Is the Apple Watch a Game Changer for Email? #Applewatch

Apple watch in all its glory

Apple watch in all its glory

by Christopher Barnes

I have had my new fangled Apple watch for a week now, after pre-ordering it back on April 10th at just a minute passed midnight. Will this “shiny new toy” become a game changer for those of us who rely on email to stay engaged with our customers? Let’s explore.

Things have moved rather quickly in the internet space – as we all know too well. It was only a few years ago that we were creating and delivering email for the subscriber desktop experience. Today this has changed with better than 50% of most recipients receiving email on some type of mobile device. We have gone from creating multiple email versions to designing for the third screen or “Mobile” with responsive design and/or scaleable design. 1-click/2-“click to buy” from companies like Amazon and software companies like @pay are enhancing the convenience of seeing and then acting on messaging on our smart phones. Single column creative, links to video content, dynamic content/links and minimalism is in. After all we don’t read email, we scan.

The jury is out as to whether this new wearables segment will become the preferred way for consumers to interact with their emails. Both the Pebble watch and Moto360 by Motorola use is growing but it is still a small segment of the market. Apple is estimated to have pre-sold over 1.3MM watches and they could sell into main stream by next year close to 20MM watches according to USAToday. If that happens, marketers will definitely need to start looking at email differently. Actual use by the consumer will determine whether on not this is a game changer.

The 42mn size feels and fits just great on large wrists!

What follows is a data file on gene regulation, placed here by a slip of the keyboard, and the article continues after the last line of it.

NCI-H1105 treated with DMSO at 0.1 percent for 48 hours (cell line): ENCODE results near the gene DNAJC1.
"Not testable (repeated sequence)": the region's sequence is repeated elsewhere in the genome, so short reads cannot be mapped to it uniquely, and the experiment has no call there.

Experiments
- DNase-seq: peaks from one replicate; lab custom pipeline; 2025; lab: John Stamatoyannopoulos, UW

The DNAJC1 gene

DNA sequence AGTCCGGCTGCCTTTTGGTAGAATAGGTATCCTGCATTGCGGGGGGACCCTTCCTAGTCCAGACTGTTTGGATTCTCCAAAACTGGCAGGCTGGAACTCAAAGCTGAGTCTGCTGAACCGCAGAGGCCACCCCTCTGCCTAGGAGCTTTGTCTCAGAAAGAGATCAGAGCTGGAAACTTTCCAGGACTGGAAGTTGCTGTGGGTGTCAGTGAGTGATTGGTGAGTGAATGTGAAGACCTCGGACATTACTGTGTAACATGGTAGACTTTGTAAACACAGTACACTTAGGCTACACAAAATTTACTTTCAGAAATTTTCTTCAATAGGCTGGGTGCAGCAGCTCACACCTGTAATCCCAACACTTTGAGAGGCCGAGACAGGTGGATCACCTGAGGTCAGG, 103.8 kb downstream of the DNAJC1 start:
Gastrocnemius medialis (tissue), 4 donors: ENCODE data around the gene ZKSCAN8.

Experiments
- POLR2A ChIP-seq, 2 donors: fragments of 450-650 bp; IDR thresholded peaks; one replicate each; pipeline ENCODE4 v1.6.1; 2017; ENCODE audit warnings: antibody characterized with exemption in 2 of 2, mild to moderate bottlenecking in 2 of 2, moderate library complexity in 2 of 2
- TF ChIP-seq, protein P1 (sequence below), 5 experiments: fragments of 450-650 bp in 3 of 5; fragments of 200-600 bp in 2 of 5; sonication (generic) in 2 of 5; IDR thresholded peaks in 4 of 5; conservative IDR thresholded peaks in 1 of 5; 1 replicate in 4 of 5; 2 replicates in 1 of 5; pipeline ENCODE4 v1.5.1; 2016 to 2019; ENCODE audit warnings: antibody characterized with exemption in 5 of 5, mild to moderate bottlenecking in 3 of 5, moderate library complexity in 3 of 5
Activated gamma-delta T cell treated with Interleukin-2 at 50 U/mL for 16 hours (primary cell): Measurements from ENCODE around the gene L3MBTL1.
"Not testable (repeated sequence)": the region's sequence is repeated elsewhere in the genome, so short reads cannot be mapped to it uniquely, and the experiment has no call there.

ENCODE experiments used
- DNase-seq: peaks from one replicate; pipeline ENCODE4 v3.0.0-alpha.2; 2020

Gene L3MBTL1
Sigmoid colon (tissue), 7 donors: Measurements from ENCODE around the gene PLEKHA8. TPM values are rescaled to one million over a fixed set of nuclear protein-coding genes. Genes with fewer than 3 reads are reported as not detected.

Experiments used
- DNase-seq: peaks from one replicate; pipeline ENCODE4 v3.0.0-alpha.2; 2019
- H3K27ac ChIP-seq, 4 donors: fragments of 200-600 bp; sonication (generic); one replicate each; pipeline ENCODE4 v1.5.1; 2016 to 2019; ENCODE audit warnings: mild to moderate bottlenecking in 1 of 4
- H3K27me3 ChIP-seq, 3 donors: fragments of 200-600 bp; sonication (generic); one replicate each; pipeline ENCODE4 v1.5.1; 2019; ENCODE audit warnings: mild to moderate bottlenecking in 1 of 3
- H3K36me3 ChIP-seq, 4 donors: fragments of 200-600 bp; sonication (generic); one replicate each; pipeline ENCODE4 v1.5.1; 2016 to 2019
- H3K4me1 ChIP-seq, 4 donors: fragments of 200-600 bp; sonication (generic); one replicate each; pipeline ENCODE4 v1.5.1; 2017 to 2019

the 42mn size feels and fits just great on large wrists!

On my Apple Watch (1.0 OS) weblinks and phone numbers are disabled in both email as well as text. Html is not displayed – just a text version if you created and sent the email in MIME format. Goodbye to html showing up in all mobile devices by default. That could change however with future renditions on the Applewatch OS. I guess we will have to stay tuned. Strategies for optimizing plain text will have a big comeback if the interest in these wearables skyrockets-a great opportunity for marketers to innovate.
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A few weeks ago, Litmus’ Justine Jordan shared her insights in a blog post on how the Apple Watch handles html. When Apple Watch detects remote or linked images in an email, the plain text version is displayed—but after a advisory message in blue: “This message contains elements Apple Watch can’t display. You can read a text version below.” If a message was not sent in multi-part MIME, or the plain text is absent, another message displays: “The full version of this message isn’t available on Apple Watch. But you can read it on your iPhone.”

Open tracking uses on a 1×1 tracking image loading in the subscriber’s inbox. Since most emails on the Watch default to plain text, open tracking pixels are not displayed or loaded. Marketers will need to get creative with alternative metrics to measure campaign success – or other types of interaction.

The Apple Watch demands a shift in mindset in the email community. Let’s face it the Apple Watch is a personal device that favors personal messaging. Options to engage with your customers via the Apple Watch seem limited. Perhaps geo-fencing and beacon location technology (for businesses with a physical location) will be where the quick wins will be seen.

At the very least, as marketers we should work to create a meaningful plain text versions for each message we send out —a big plus for accessibility and deliverability. Let’s see how the consumers respond and be ready for the next OS rendition for the Apple Watch.

The excitement still has not worn off - cool!

The excitement still has not worn off – cool!

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